The best points about having foreign professors are that they have another culture, another teaching approach and programs content. They significantly expand views on teaching and related research activities. We also shouldn't forget that overseas professors can contribute to transfer of advanced foreign industrial experience.
According to the results of the Academic Staff Selection Commission more than 35 foreign professors are going to start their work at Peter the Great St. Petersburg Polytechnic University.
Professor of the University of Lancaster (UK), George Aggidis, joined our friendly Polytech family. He was invited as a lecturer for the international Master’s degree program in English – 'Power Plant Engineering'. Professor Aggidis has a PhD in engineering and teaching and has been engaged in research activity more than 30 years.
His lectures in Polytechnic University are dedicated to the aspects of renewable energy, fluids, and ocean energy. In an interview Professor from Great Britain told why he has come to Russia and what helped him to feel in St. Petersburg at home. Also he told that he was impressed by Polytechnic students and what was his goal as a teacher.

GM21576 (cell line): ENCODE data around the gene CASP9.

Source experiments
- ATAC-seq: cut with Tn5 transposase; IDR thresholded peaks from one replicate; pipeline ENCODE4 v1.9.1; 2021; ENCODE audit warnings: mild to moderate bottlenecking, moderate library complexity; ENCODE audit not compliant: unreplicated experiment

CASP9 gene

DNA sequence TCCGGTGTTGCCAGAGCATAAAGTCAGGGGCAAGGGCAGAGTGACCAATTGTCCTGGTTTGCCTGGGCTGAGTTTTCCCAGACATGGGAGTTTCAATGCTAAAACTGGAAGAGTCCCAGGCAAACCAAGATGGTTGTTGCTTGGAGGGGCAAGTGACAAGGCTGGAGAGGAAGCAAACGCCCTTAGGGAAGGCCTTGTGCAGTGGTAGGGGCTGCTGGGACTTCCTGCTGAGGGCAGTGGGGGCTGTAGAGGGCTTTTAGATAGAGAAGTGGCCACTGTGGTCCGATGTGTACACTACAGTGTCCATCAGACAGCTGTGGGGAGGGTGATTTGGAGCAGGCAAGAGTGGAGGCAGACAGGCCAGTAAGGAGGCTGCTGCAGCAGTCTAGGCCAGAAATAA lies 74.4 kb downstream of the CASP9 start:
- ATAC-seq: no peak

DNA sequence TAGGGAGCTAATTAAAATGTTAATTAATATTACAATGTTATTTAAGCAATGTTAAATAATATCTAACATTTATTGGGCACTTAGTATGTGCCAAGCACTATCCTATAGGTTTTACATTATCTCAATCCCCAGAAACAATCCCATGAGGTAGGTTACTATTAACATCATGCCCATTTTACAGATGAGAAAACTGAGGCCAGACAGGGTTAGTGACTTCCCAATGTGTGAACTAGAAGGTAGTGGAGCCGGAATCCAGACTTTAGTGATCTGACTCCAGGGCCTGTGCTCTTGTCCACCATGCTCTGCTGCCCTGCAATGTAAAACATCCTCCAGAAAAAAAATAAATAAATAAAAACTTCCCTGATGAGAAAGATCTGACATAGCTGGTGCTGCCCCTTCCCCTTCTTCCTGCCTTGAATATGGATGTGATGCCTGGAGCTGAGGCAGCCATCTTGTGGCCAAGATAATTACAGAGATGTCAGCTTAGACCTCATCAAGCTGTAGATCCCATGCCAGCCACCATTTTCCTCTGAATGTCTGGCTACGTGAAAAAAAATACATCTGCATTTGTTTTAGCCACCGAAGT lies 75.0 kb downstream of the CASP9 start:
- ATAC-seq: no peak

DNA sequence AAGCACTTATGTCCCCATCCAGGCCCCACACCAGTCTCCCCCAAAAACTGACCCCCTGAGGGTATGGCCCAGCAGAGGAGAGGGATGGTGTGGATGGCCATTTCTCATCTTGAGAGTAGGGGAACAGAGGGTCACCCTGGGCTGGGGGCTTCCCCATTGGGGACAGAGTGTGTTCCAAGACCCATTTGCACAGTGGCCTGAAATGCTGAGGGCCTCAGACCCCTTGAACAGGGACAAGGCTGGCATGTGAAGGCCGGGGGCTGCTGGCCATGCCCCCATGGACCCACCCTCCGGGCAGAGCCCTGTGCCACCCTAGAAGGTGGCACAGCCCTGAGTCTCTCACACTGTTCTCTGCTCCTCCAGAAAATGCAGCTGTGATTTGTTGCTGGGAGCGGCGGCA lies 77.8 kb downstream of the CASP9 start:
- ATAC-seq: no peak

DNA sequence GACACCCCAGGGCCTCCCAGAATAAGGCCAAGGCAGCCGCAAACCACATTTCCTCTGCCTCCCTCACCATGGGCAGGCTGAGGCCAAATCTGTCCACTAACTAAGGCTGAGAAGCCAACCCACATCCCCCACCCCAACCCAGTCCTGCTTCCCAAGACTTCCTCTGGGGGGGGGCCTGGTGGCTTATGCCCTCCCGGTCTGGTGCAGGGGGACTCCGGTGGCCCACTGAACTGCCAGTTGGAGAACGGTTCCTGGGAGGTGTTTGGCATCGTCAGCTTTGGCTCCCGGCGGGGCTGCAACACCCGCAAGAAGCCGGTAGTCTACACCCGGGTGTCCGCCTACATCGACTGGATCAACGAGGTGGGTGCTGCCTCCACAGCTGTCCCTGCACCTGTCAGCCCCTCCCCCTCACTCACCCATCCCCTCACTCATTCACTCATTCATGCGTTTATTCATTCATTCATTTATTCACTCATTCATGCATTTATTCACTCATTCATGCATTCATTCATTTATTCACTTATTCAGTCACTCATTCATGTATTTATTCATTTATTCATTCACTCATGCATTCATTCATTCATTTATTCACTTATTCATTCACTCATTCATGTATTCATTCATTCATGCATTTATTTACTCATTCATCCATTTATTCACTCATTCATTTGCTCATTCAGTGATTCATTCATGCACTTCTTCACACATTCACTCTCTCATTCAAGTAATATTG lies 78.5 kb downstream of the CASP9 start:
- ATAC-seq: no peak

- Mr Aggidis, why did you decide to come to work to Russia and teach at Polytech?
- Firstly, I have never been to Russia. It is definitely exciting experience to combine work and getting more insights into Russian culture and mentality. I've dealt with engineering during my whole life. Secondly, I have been to many countries – China, America and European countries with the aim to explore energy and engineering solutions. I thought it would be a great opportunity to expand my knowledge and to share my experience in this area.
- What do you think about Russian people?
- You are friendly and polite.